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Connie McCarthy is passionate about her work as a teacher of young children. She has devoted her entire career to making sure that her students do well at school, right from the start. Connie has an undergraduate degree in Elementary Education, and a Master’s Degree in Special Education. She has been teaching first grade in East Providence, R.I. for 23 years, where she received the distinction of “Highly Qualified Teacher” by the Rhode Island State Board of Regents. Connie also taught nursery school for four years, and published numerous articles on early education in East Bay Newspapers in Bristol, R.I. She’s also been published in PTO Today Magazine. She lives with her husband, Brian, and has a daughter and a son, both young adults. Connie enjoys reading, writing about elementary education, and taking long walks with friends. During summer vacations, she likes to travel with her husband. She also loves reading readers’ comments on her weekly blog posts.

Time for a Rhyme

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Children learn how to talk instinctively. It is a natural process. It occurs through interaction with family members, caregivers, or even playmates. However, this is not the case with reading. Reading must be learned.

Learning to read combines visual and auditory skills. For example, as a child recognizes a sound, he or she should start to visually associate that sound with the appropriate letter.

Where does a parent, as their child's first teacher, begin this "learning to read" process?

Reading aloud to your child is essential! The more you read to children, the more sounds they will hear. The more sounds children hear and distinguish, the better they listen. And, the better they listen, the quicker they will learn to associate those sounds with the printed word! It's all about building skills in logical sequence.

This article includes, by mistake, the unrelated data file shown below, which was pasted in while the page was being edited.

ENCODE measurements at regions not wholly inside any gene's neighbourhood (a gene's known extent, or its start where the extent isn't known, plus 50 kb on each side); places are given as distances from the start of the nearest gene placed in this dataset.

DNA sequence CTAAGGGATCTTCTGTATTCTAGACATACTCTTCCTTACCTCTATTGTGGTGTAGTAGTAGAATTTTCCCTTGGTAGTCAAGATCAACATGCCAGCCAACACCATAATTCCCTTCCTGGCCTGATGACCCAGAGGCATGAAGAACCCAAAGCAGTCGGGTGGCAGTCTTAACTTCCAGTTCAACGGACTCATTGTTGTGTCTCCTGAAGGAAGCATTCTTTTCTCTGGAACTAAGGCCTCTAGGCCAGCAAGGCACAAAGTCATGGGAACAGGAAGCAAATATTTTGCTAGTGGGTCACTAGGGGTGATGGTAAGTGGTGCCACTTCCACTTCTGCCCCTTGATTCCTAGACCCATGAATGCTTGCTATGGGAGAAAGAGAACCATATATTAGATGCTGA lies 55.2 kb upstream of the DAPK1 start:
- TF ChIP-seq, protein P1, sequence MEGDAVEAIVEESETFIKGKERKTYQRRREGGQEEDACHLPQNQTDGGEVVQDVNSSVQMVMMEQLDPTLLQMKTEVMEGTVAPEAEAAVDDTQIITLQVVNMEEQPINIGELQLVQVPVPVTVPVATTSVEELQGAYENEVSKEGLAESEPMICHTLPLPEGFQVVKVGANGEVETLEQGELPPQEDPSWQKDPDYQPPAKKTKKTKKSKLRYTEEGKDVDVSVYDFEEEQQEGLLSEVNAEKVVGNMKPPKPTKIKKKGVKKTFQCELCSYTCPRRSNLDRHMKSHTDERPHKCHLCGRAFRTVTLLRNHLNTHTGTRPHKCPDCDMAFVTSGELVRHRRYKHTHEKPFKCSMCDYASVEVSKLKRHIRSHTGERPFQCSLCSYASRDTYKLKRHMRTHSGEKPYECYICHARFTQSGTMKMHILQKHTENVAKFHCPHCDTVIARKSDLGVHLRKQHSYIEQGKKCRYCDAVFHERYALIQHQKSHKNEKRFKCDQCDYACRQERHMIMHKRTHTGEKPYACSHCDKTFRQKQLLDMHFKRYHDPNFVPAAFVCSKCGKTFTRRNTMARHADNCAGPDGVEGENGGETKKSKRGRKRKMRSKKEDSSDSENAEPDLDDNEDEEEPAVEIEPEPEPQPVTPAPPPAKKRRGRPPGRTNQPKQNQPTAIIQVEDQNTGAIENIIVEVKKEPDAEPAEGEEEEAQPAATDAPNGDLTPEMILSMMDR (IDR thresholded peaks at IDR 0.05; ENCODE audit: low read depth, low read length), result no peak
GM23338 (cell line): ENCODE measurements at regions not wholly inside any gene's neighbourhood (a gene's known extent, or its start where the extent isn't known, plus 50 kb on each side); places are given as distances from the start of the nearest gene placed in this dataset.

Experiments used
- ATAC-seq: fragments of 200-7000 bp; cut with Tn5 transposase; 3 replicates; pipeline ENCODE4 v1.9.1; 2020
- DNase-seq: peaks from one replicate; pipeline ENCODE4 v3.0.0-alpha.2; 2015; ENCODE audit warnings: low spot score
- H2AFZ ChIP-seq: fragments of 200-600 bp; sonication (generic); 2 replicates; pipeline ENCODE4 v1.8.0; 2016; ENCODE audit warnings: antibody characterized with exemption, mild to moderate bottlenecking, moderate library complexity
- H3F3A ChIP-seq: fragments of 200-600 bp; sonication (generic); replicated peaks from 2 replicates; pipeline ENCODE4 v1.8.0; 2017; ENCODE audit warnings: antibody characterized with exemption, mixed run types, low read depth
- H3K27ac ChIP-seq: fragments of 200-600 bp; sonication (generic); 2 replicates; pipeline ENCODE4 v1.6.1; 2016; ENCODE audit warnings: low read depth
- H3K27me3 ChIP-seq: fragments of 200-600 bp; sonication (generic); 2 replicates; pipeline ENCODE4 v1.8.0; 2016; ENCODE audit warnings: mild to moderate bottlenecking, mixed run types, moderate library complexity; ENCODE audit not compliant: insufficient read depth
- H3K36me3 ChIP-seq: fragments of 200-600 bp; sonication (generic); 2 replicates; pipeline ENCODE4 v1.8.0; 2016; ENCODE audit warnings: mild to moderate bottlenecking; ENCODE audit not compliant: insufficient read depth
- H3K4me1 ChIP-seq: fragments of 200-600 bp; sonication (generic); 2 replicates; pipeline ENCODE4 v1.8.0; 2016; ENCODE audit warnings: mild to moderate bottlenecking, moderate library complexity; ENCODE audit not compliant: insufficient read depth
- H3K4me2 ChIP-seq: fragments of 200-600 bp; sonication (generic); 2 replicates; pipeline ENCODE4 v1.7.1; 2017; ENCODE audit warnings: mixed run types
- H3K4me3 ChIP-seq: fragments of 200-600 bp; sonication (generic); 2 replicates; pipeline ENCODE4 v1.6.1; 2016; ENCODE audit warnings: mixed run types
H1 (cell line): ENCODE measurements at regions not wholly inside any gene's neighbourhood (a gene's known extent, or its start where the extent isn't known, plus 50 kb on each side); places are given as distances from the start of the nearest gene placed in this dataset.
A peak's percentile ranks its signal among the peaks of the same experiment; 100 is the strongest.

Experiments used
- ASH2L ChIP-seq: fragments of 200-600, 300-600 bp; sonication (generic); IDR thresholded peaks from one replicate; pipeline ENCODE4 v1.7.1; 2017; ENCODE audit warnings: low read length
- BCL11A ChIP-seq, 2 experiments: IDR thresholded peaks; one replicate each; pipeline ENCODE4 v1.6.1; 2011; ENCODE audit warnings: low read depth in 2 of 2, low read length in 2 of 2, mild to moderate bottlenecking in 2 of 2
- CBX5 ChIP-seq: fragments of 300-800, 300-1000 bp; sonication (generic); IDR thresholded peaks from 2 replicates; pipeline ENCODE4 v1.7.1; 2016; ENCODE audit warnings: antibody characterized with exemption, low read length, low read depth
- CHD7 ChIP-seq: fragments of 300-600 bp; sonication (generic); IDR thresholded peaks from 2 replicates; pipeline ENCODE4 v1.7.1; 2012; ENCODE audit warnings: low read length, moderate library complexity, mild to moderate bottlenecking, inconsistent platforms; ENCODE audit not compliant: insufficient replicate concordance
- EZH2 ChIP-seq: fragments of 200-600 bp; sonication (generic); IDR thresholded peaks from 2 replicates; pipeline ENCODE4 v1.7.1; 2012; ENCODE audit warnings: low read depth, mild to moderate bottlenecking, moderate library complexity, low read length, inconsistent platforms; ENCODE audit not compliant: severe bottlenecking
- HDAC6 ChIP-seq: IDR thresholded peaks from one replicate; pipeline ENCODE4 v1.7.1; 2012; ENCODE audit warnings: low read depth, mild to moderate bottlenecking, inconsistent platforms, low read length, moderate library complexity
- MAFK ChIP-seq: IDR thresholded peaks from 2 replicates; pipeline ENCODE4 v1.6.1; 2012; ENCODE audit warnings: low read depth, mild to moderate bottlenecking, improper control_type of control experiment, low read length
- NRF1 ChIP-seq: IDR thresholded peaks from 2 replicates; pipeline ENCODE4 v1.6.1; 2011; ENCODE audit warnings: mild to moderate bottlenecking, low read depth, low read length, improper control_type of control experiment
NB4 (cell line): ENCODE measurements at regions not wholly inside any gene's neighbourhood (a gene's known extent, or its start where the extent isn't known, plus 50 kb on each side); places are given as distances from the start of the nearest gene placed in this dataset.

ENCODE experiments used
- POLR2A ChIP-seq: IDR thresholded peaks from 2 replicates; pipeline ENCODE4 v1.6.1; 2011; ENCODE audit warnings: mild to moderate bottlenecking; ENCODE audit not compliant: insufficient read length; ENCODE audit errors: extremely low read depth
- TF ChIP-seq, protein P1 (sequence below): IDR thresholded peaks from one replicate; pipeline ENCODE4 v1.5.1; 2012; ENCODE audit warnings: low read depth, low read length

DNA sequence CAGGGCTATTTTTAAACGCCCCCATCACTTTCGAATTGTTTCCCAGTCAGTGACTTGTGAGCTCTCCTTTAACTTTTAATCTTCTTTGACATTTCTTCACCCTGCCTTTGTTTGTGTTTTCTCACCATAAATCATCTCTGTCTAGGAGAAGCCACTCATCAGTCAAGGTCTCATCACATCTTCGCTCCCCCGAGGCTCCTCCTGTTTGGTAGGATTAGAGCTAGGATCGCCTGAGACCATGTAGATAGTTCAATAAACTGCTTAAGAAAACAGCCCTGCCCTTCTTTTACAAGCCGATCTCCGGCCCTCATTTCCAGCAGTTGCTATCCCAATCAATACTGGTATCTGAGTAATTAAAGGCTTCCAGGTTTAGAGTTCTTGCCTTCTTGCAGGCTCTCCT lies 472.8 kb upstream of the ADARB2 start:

Hearing sounds in spoken language is called "Phonemic Awareness." It is a critical pre-reading skill. A great way to practice "Phonemic Awareness" is to have your child listen to, and identify rhymes.

Get out those old "Mother Goose" books and read lots of Nursery Rhymes to your child! Some rhymes that children love are: "Little Miss Muffet," "Jack and Jill," "Hey Diddle Diddle," "Hickory, Dickory Dock," "Baa Baa Black Sheep," and any others that might appeal to your child, or ones that you loved hearing when you were a child.

Have some fun with them! "Act out" a rhyme, or substitute your child's name in the rhyme. (Mike be nimble, Mike be quick, Mike jump over the candlestick!)

Or, change the action. (Jack and Jill went down the hill...) Be as creative as imaginable. Your child will never tire of hearing you read these classics!

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Do you allow your children to watch TV or play on the computer before doing their homework?